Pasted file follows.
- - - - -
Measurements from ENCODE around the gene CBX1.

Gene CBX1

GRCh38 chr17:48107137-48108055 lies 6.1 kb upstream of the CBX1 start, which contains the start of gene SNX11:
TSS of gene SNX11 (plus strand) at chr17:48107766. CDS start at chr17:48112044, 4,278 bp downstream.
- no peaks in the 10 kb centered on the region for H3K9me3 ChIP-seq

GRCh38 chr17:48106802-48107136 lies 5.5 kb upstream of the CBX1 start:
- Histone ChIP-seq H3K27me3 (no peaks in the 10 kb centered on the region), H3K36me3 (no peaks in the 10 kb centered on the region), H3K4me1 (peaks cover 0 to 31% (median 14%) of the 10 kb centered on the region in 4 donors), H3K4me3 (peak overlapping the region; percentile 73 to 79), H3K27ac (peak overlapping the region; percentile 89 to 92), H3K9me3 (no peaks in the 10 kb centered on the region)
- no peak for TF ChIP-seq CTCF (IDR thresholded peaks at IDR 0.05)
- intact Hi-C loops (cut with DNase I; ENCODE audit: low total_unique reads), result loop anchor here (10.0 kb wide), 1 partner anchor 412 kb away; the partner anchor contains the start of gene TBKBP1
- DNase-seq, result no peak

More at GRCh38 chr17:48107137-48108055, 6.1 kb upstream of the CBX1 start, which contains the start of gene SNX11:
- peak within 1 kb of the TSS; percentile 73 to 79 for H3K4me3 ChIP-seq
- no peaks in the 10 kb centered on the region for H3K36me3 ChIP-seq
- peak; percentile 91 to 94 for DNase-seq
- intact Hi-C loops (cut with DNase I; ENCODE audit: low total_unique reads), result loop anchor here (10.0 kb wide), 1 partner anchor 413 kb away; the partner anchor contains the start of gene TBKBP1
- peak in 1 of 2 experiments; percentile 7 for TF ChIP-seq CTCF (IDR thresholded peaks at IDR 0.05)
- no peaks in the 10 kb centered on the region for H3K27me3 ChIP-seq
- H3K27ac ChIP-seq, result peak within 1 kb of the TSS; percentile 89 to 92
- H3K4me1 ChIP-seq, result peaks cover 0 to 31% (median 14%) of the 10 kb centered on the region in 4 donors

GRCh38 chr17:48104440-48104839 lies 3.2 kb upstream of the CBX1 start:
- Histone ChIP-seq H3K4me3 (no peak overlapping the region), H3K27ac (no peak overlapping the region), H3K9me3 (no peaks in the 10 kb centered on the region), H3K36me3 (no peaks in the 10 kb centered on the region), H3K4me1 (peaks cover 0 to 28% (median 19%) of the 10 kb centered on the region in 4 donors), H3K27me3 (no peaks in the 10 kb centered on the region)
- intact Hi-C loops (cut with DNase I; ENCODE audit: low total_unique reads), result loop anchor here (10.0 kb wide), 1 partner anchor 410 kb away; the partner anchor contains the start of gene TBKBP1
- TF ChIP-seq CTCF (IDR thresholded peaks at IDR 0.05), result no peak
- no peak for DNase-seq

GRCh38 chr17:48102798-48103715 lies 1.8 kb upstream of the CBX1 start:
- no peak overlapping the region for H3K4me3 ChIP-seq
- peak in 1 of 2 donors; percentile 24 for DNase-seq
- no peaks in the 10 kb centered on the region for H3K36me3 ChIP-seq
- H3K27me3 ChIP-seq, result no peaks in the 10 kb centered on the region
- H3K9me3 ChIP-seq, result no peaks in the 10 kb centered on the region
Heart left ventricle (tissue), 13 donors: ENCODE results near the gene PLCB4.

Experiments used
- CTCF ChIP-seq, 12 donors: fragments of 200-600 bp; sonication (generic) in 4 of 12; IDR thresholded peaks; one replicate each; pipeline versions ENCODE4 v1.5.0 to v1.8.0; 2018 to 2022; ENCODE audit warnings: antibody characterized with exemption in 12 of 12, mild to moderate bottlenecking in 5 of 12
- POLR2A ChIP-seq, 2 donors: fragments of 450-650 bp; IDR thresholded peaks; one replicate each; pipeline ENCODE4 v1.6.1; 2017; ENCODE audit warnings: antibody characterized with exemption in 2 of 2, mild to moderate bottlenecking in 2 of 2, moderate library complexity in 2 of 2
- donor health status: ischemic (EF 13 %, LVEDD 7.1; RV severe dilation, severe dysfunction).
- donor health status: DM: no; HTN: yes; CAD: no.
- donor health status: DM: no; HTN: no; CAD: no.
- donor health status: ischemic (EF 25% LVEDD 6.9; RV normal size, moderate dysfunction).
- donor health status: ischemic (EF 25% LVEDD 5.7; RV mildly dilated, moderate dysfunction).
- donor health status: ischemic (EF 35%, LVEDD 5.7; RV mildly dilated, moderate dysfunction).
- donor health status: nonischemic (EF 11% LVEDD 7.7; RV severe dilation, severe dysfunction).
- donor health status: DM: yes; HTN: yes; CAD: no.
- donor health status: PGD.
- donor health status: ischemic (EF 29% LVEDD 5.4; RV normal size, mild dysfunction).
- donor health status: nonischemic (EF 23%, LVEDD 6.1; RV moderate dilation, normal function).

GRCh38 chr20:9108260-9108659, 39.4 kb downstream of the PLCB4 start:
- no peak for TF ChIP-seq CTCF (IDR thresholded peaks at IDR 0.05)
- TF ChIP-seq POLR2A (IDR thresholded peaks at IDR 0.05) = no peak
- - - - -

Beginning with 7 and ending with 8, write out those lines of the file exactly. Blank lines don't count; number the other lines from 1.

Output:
- Histone ChIP-seq H3K27me3 (no peaks in the 10 kb centered on the region), H3K36me3 (no peaks in the 10 kb centered on the region), H3K4me1 (peaks cover 0 to 31% (median 14%) of the 10 kb centered on the region in 4 donors), H3K4me3 (peak overlapping the region; percentile 73 to 79), H3K27ac (peak overlapping the region; percentile 89 to 92), H3K9me3 (no peaks in the 10 kb centered on the region)
- no peak for TF ChIP-seq CTCF (IDR thresholded peaks at IDR 0.05)